Until 2002, world class motorcycle racing was best represented by the 500cc World Championship. Riders took lightweight 2-cycle motorcycles at criminal speeds and required extremely skilled riders. Many of the major factories such as Honda, Yamaha, and Aprilia were represented but Ducati, the most traditional and successful racing bike was not. Ducati stayed out of the 500cc class because of the 2-stroke rule. The motorcycle racing governing body that regulated MotoGP decided however to allow the introduction of 4-stroke motorcycles in 2002. This opened the door to Ducati and others and set the scene for technological revolution.
Ducati engineers went to the drawing table and plugged hundreds of engine layout combinations into specialized engineering software. According to the computer models, the perfect combination of cylinders, valves, and layout was a L-4 cylinder, liquid-cooled, DOHC, Desmodromic, 4 valves per cylinder, gear driven camshafts engine. What followed were 5 years of trial and error and finally an incredible winning streak in 2007. By this time the public was clamoring for a street legal version of the bike.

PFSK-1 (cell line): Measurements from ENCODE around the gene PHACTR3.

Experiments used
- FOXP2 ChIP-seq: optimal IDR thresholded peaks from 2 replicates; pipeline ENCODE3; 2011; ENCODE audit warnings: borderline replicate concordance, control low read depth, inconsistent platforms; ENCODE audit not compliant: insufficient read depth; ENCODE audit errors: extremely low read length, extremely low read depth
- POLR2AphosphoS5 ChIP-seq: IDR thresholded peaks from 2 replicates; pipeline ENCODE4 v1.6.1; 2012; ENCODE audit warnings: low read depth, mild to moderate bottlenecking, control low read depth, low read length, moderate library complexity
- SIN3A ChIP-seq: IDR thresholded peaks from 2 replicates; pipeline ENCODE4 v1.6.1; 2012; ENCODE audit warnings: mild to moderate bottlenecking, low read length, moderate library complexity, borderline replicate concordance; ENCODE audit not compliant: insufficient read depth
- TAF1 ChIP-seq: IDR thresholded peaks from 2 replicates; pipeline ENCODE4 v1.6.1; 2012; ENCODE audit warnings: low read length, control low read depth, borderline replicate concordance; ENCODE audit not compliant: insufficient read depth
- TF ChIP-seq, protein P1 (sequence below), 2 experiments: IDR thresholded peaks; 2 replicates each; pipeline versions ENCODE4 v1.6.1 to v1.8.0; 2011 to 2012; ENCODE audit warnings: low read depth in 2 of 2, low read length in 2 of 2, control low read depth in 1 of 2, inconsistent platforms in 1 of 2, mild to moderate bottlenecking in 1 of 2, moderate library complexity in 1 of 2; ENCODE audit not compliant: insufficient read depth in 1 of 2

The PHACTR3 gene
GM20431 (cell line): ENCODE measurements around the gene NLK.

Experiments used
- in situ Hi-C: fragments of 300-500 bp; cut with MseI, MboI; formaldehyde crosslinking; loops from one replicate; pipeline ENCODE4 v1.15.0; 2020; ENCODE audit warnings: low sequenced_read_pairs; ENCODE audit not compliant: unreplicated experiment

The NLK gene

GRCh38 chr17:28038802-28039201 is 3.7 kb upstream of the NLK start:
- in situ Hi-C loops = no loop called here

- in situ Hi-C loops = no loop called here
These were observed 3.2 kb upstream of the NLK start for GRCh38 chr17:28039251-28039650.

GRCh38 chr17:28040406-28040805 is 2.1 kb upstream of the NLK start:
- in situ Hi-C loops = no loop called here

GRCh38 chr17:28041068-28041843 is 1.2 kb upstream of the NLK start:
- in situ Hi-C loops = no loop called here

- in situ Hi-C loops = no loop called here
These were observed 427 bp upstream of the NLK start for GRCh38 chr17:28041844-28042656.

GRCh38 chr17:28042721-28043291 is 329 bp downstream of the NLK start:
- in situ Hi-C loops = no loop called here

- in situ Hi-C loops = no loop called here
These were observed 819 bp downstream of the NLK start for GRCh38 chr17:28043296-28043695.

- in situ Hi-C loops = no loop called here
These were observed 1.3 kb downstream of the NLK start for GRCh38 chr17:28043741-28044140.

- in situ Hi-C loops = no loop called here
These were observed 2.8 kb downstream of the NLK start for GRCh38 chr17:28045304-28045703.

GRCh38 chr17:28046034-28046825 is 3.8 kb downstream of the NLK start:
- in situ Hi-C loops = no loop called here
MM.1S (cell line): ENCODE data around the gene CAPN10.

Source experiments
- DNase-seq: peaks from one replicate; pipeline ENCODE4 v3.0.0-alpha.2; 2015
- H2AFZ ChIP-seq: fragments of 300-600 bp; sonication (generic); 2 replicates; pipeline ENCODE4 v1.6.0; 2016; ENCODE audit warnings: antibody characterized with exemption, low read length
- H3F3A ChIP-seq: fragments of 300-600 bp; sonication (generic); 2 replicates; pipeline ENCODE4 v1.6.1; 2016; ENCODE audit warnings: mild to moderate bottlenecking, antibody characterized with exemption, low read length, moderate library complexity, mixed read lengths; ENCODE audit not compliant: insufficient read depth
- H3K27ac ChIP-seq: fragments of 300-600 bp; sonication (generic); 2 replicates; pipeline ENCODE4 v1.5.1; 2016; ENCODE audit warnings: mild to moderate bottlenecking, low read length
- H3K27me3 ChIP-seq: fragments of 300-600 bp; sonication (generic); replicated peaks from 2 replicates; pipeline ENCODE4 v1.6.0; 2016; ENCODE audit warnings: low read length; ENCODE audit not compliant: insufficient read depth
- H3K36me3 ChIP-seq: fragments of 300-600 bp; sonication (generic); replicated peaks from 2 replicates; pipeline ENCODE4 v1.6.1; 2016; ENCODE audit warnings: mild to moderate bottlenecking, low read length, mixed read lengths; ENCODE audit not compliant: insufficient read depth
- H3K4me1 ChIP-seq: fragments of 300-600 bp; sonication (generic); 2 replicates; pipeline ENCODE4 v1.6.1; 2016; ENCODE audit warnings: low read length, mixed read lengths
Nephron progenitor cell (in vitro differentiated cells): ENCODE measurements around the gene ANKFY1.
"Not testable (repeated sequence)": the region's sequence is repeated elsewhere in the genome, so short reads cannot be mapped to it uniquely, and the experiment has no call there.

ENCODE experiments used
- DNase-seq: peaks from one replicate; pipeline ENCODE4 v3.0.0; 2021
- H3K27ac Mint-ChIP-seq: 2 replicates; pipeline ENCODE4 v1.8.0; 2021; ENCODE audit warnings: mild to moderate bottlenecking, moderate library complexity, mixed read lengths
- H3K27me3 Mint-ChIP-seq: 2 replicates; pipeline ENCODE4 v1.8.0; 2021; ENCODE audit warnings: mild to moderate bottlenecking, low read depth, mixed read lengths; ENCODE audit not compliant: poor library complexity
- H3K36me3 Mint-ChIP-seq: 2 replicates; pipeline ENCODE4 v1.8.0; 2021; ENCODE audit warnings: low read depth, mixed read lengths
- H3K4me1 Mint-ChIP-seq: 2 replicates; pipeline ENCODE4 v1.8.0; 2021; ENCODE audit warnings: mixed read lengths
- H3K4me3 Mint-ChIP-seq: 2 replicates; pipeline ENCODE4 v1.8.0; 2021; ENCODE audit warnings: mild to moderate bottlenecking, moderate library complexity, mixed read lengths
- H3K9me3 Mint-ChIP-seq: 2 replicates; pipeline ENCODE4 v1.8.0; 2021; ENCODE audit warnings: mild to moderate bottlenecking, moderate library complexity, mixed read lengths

In mid-2006 Ducati began taking orders from existing 1098S owners who wanted the bike and estimated delivery only in 2008. Boasting a 200hp engine and all the racing heritage you can ask for, the Desmosedici , which by the way means 16 (after the number of valves), is a dream come true. What makes the bike even more respectable is precisely the heritage since Ducati turned the mid century Desmodromic technology an important factor in the success of the bike on the tracks. While other manufacturers like Aprilia were experimenting with hydraulic lifter technologies, similar to that found in Formula 1, Ducati set out to repeat what made it's bikes winners in the international Superbike circuit, torquee light machines. With the added 2 cylinders, the Desmosedici is perfection defined.